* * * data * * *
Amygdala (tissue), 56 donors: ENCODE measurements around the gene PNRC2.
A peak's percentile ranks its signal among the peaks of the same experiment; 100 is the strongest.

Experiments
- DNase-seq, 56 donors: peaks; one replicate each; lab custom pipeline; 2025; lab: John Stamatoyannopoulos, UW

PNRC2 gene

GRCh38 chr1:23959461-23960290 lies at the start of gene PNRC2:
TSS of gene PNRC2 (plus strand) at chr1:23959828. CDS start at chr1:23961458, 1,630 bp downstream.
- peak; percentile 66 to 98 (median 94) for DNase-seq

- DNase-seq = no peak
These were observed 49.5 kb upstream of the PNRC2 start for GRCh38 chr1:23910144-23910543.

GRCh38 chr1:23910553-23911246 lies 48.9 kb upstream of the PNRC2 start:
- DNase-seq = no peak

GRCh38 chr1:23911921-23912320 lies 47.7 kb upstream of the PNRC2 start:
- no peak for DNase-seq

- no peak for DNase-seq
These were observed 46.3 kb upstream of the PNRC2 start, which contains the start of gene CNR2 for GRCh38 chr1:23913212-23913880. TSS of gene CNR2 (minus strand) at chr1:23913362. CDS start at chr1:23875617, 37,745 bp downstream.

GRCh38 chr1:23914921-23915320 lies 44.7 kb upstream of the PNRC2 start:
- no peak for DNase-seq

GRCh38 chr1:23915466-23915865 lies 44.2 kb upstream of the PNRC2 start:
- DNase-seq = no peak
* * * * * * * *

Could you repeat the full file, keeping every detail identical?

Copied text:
Amygdala (tissue), 56 donors: ENCODE measurements around the gene PNRC2.
A peak's percentile ranks its signal among the peaks of the same experiment; 100 is the strongest.

Experiments
- DNase-seq, 56 donors: peaks; one replicate each; lab custom pipeline; 2025; lab: John Stamatoyannopoulos, UW

PNRC2 gene

GRCh38 chr1:23959461-23960290 lies at the start of gene PNRC2:
TSS of gene PNRC2 (plus strand) at chr1:23959828. CDS start at chr1:23961458, 1,630 bp downstream.
- peak; percentile 66 to 98 (median 94) for DNase-seq

- DNase-seq = no peak
These were observed 49.5 kb upstream of the PNRC2 start for GRCh38 chr1:23910144-23910543.

GRCh38 chr1:23910553-23911246 lies 48.9 kb upstream of the PNRC2 start:
- DNase-seq = no peak

GRCh38 chr1:23911921-23912320 lies 47.7 kb upstream of the PNRC2 start:
- no peak for DNase-seq

- no peak for DNase-seq
These were observed 46.3 kb upstream of the PNRC2 start, which contains the start of gene CNR2 for GRCh38 chr1:23913212-23913880. TSS of gene CNR2 (minus strand) at chr1:23913362. CDS start at chr1:23875617, 37,745 bp downstream.

GRCh38 chr1:23914921-23915320 lies 44.7 kb upstream of the PNRC2 start:
- no peak for DNase-seq

GRCh38 chr1:23915466-23915865 lies 44.2 kb upstream of the PNRC2 start:
- DNase-seq = no peak